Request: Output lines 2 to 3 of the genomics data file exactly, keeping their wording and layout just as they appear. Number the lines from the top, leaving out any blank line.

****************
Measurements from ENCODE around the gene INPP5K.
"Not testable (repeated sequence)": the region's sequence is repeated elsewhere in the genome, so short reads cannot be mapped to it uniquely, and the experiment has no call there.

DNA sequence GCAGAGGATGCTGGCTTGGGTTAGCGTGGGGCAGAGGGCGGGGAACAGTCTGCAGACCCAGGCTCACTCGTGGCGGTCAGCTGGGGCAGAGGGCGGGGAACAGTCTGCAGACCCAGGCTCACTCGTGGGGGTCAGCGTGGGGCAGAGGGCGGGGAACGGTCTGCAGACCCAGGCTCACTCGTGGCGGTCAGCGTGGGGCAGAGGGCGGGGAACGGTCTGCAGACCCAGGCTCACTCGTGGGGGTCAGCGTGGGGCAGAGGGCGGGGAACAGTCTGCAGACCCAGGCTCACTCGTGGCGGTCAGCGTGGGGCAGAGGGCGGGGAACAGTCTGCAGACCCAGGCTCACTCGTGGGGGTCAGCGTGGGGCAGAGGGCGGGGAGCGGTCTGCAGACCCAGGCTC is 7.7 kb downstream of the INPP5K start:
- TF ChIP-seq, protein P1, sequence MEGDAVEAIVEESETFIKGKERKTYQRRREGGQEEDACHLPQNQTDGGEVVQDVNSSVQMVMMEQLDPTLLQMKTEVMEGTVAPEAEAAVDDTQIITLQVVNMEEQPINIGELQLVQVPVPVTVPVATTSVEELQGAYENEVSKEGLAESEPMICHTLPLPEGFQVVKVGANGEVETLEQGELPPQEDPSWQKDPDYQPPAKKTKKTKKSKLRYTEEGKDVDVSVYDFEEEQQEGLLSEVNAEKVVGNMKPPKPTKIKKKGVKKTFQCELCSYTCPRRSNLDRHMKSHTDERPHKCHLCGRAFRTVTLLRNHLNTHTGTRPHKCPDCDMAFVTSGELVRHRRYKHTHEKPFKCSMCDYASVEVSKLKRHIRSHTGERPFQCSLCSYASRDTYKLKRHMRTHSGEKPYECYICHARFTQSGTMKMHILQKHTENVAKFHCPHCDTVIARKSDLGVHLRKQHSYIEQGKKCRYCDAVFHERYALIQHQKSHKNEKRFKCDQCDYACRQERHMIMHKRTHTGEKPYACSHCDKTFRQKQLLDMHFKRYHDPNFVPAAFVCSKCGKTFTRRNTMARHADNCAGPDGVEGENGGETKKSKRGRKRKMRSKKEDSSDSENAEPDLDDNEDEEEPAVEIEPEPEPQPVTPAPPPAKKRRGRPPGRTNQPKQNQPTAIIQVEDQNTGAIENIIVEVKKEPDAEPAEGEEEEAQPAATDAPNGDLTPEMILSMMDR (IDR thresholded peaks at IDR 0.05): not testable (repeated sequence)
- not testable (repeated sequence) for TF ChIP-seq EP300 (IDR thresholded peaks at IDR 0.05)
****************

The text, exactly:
"Not testable (repeated sequence)": the region's sequence is repeated elsewhere in the genome, so short reads cannot be mapped to it uniquely, and the experiment has no call there.

DNA sequence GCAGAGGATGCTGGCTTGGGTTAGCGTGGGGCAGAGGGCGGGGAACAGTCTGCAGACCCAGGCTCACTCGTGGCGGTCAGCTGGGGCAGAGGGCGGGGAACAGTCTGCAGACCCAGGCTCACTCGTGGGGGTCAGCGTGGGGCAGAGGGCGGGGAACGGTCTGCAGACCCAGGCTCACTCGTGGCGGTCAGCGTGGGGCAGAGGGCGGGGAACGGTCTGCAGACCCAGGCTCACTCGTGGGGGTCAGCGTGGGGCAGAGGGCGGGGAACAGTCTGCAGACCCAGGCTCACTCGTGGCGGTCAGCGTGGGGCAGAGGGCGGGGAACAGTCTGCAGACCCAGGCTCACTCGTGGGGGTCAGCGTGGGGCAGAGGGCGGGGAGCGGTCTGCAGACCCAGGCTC is 7.7 kb downstream of the INPP5K start: